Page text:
last year, there have been a number of high profile takedowns
of botnets. These takedowns lead to a significant reduction in the amount
of spam that computer users see in their inbox.
Security researchers are talking about a new botnet
called TDL-4 and they say that it is virtually indestructible. The
designers of the botnet used some ingenious methods to ensure that their net
isn't as easy to take offline as previous botnets.
Security researcher Sergey Golovanod from Kapersky Labs said in a report on the
TDL-4 botnet, "[TDL-4 is] the most sophisticated threat today." Joe
Stewart is a malware researcher at Dell SecureWorks, he said, "I wouldn't
say it's [TDL-4] perfectly indestructible, but it is pretty much indestructible.
It does a very good job of maintaining itself."
There are several factors that work together to make TDL-4 so robust. One of
the factors is that the malware infects the master boot record of the computers
HDD it resides on. This is the first sector of the hard drive read when a
computer starts and the malware rootkit is installed there. That makes the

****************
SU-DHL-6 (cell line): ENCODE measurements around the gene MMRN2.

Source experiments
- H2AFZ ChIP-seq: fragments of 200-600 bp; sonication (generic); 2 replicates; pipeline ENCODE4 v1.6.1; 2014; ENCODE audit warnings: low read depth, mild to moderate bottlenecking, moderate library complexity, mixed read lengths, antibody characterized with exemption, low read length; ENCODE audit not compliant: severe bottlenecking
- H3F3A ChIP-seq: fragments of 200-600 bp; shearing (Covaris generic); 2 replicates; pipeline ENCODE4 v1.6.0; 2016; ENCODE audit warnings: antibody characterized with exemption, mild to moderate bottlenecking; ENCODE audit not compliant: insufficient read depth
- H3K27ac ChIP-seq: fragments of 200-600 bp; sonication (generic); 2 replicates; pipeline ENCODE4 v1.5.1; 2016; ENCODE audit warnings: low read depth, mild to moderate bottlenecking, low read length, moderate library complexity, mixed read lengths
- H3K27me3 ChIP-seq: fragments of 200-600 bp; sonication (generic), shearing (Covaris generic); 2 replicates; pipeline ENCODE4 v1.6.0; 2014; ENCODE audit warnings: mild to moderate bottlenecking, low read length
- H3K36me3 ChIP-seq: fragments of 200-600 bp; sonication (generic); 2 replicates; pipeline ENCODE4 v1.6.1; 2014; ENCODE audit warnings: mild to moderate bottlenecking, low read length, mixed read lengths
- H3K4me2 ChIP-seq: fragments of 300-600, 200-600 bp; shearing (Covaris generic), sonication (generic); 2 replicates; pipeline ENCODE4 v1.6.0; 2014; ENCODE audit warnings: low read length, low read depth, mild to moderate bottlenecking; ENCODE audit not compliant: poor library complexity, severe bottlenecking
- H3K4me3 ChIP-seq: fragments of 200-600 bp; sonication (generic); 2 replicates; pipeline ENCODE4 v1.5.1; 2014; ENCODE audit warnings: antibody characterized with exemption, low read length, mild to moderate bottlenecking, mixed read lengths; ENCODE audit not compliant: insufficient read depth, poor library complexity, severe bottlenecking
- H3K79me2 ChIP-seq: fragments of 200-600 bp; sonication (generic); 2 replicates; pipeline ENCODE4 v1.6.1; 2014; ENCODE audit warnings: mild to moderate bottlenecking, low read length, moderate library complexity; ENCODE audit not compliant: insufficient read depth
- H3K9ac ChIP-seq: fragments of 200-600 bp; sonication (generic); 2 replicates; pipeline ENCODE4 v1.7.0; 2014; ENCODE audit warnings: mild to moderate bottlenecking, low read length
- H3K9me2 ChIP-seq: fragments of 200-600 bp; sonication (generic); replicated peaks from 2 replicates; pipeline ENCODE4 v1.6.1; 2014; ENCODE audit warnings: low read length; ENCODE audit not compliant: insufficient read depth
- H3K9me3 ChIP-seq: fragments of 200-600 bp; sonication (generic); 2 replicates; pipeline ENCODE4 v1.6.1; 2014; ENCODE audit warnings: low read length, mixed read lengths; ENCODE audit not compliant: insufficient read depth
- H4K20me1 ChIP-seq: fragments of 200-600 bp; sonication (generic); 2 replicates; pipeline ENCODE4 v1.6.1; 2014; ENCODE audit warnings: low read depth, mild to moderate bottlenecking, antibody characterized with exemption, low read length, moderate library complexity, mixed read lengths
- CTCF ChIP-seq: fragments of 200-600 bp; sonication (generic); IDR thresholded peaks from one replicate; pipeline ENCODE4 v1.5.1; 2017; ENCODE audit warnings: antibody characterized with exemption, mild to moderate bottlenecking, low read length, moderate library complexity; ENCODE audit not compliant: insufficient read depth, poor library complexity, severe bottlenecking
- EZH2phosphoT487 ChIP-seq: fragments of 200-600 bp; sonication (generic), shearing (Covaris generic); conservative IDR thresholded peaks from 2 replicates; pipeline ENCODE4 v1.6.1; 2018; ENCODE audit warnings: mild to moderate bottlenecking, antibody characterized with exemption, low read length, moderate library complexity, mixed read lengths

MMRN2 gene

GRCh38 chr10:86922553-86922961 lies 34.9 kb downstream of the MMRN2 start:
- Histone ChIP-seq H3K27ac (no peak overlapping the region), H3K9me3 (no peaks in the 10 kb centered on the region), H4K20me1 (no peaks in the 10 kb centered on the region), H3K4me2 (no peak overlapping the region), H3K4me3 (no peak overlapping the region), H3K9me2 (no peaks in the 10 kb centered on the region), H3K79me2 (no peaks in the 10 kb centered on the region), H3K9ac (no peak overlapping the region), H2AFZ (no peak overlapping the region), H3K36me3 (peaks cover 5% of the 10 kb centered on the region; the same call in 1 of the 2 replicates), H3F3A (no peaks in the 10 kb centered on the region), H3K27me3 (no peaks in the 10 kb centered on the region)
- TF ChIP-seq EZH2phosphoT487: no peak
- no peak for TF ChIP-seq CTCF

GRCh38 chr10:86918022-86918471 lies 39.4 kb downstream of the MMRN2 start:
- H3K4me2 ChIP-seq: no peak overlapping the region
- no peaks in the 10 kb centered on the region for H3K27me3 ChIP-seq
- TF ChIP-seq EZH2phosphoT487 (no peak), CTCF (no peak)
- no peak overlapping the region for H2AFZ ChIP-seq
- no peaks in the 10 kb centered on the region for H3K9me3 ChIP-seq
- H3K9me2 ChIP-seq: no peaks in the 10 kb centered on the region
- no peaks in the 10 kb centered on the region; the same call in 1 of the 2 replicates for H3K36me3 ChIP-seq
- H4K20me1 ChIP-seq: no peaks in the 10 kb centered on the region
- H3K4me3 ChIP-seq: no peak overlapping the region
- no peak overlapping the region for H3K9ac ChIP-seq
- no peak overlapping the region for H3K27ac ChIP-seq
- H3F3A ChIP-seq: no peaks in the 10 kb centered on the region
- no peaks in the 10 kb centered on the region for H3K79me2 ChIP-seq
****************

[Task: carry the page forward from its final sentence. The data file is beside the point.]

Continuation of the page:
rootkit invisible to security software and the OS.
The thing that makes the botnet even more robust is the method that it uses to
communicate with infected computers from the command and control servers. The
TDL-4 botnet uses a public peer-to-peer network called the Kad P2P network for
one of the two channels it uses to communicate between infected machines and
the C&C servers.
Kapersky researcher Roek Schouwenberg wrote in an email to Computerworld, "The way peer-to-peer is used for TDL-4 will
make it extremely hard to take down this botnet. The TDL guys are doing their
utmost not to become the next gang to lose their botnet."
The hackers behind the botnet also use their own encryption algorithm and use
the domain names of the C&C servers as the encryption keys. The use of a
public network is the key to the robust botnet and helps ensure the TDL-4
network remains online.
Schouwenberg said, "Any attempt to take down the regular C&Cs can
effectively be circumvented by the TDL group by updating the list of C&Cs
through the P2P network. The fact that TDL has two separate channels for
communications will make any take-down very, very tough."
So far, the TDL-4 botnet is very effective with an estimated 4.5 million
Windows computers currently infected. Stewart said, "The 4.5 million is
not surprising at all. It [TDL-4] might not have as high an infection rate as
other botnets, but its longevity means that as long as they can keep infecting
computers and the discovery rate is small, they'll keep growing it."
Another key to the longevity of the TDL-4 malware is the fact that it finds and
disables other malware on the computer. This is done because the less likely
the user is to know of any infection on their computer, the less likely they
are to investigate further and potentially discover the TDL-4 malware on the
Golovanov said, "TDL-4 doesn't delete itself following installation of
other malware. At any time [it] can ... delete malware it has downloaded."